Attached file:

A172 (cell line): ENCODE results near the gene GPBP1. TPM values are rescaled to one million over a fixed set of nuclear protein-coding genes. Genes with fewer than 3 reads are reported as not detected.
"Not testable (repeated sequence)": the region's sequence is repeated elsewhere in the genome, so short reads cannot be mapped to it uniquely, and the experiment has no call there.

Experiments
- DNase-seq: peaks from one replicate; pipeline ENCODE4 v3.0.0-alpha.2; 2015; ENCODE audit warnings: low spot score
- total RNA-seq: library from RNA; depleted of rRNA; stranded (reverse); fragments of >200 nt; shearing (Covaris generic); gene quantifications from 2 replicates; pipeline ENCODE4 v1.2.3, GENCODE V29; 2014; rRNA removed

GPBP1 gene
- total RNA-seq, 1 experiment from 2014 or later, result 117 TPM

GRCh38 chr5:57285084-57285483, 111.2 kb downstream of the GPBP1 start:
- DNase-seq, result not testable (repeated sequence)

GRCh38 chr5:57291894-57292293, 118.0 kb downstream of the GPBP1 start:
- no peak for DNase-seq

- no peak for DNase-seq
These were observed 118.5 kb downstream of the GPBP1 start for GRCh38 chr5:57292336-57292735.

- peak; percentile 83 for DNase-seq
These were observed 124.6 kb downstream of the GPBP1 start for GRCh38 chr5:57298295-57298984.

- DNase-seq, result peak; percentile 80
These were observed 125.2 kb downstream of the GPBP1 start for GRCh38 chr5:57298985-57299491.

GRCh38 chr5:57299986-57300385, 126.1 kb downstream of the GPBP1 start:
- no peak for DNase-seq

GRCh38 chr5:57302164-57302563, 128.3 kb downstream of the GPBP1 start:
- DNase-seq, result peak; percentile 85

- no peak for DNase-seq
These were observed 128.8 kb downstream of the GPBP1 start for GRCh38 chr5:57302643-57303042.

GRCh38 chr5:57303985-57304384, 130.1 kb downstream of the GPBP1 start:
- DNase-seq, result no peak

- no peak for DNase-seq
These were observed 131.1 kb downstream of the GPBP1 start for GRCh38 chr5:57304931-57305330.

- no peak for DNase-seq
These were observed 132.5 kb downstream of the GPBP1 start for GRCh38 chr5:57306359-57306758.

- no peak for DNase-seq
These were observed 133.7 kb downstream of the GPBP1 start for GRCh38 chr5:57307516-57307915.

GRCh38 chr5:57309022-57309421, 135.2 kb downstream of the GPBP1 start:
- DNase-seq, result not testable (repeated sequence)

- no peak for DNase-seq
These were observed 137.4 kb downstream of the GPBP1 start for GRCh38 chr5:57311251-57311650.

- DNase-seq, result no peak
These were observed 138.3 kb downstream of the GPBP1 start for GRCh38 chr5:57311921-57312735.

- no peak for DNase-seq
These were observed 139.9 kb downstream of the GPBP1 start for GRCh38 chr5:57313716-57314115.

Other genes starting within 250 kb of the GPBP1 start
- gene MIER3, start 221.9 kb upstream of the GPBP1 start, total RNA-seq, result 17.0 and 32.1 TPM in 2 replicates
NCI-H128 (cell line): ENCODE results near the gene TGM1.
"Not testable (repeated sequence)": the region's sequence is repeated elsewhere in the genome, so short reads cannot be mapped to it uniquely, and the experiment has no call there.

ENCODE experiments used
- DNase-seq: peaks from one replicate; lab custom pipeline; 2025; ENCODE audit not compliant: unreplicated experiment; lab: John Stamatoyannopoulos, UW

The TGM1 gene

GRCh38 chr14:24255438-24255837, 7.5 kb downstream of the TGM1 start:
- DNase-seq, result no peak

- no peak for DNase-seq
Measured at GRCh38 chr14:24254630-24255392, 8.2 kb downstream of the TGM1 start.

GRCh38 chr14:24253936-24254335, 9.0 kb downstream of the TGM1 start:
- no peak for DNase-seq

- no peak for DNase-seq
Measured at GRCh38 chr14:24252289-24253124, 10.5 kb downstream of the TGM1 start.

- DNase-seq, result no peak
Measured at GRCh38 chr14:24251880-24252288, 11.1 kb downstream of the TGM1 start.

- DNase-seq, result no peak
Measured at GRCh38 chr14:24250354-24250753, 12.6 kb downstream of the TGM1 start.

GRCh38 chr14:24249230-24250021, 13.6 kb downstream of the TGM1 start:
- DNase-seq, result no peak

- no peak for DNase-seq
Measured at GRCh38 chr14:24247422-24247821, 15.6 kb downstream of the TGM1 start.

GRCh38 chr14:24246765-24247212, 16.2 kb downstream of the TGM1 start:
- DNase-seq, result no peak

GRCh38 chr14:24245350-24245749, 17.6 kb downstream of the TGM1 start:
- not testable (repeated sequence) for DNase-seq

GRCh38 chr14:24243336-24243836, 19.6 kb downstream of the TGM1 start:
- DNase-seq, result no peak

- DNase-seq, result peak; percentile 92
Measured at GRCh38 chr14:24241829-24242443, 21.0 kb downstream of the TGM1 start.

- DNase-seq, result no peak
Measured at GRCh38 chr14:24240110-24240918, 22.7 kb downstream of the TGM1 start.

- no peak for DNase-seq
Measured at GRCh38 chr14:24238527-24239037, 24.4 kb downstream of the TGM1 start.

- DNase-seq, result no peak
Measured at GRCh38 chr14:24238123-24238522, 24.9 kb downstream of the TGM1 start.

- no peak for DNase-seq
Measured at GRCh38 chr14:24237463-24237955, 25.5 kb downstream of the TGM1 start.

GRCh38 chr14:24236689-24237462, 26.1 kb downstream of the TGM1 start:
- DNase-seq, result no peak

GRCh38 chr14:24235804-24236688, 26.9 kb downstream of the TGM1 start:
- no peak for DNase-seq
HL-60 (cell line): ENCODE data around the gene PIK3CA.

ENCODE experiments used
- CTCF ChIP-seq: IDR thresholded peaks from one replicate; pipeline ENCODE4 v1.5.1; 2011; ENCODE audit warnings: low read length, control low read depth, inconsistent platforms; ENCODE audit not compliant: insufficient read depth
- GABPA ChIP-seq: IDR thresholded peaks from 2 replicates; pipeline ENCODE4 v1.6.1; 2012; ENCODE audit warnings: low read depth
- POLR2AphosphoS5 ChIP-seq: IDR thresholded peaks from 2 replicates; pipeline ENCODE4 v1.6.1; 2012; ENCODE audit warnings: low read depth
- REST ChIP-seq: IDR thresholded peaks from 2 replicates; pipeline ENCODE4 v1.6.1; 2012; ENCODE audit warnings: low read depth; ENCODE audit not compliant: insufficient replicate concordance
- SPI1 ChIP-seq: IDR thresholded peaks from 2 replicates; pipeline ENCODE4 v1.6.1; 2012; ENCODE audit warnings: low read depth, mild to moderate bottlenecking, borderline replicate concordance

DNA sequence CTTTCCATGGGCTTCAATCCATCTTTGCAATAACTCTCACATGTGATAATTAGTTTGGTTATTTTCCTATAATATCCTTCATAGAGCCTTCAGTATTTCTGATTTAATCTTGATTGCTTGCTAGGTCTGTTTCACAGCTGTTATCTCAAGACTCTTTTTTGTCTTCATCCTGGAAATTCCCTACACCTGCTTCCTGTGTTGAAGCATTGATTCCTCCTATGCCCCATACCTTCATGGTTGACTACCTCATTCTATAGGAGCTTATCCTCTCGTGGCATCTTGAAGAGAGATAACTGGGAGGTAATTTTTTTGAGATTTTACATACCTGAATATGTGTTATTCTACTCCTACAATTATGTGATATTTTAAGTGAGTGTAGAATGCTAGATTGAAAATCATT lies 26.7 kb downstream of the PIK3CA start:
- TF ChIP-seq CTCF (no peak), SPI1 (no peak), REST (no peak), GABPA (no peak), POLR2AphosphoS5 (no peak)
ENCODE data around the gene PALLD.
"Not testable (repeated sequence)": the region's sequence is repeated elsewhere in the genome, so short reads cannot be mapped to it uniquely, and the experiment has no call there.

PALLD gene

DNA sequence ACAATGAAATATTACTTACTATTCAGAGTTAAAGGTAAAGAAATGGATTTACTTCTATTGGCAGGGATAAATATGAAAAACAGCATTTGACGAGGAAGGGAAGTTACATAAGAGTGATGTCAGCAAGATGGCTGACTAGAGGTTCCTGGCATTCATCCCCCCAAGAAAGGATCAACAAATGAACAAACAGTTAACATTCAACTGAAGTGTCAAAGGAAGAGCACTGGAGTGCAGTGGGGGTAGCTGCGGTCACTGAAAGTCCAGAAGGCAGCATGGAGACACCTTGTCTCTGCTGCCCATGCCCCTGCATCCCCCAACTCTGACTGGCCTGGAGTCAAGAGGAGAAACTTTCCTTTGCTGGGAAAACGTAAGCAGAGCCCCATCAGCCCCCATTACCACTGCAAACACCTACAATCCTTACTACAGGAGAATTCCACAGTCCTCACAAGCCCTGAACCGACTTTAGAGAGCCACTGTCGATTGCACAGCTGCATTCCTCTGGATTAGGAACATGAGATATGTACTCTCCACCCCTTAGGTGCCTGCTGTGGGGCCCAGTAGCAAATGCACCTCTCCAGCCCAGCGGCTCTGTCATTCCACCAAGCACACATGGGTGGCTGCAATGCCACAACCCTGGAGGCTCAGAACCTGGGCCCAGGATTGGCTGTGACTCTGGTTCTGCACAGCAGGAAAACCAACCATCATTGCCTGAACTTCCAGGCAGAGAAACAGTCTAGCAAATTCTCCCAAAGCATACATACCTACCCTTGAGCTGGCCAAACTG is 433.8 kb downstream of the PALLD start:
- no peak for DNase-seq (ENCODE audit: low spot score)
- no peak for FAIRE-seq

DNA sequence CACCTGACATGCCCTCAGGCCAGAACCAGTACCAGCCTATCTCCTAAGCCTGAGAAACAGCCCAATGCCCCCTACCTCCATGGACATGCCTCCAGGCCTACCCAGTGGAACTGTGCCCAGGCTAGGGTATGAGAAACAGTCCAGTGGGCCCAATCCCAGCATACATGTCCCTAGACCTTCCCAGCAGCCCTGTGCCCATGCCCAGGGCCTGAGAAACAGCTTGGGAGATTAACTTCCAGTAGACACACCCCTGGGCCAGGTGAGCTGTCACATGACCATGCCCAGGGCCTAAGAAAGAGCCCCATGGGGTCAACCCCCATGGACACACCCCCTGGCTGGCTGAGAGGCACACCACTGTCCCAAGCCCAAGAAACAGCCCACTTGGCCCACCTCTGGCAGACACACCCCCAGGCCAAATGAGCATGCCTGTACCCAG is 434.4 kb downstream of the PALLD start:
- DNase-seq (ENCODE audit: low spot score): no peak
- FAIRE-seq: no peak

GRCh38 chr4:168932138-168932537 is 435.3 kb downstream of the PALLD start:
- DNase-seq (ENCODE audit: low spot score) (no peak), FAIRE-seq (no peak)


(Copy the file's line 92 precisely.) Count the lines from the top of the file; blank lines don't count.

ENCODE data around the gene PALLD.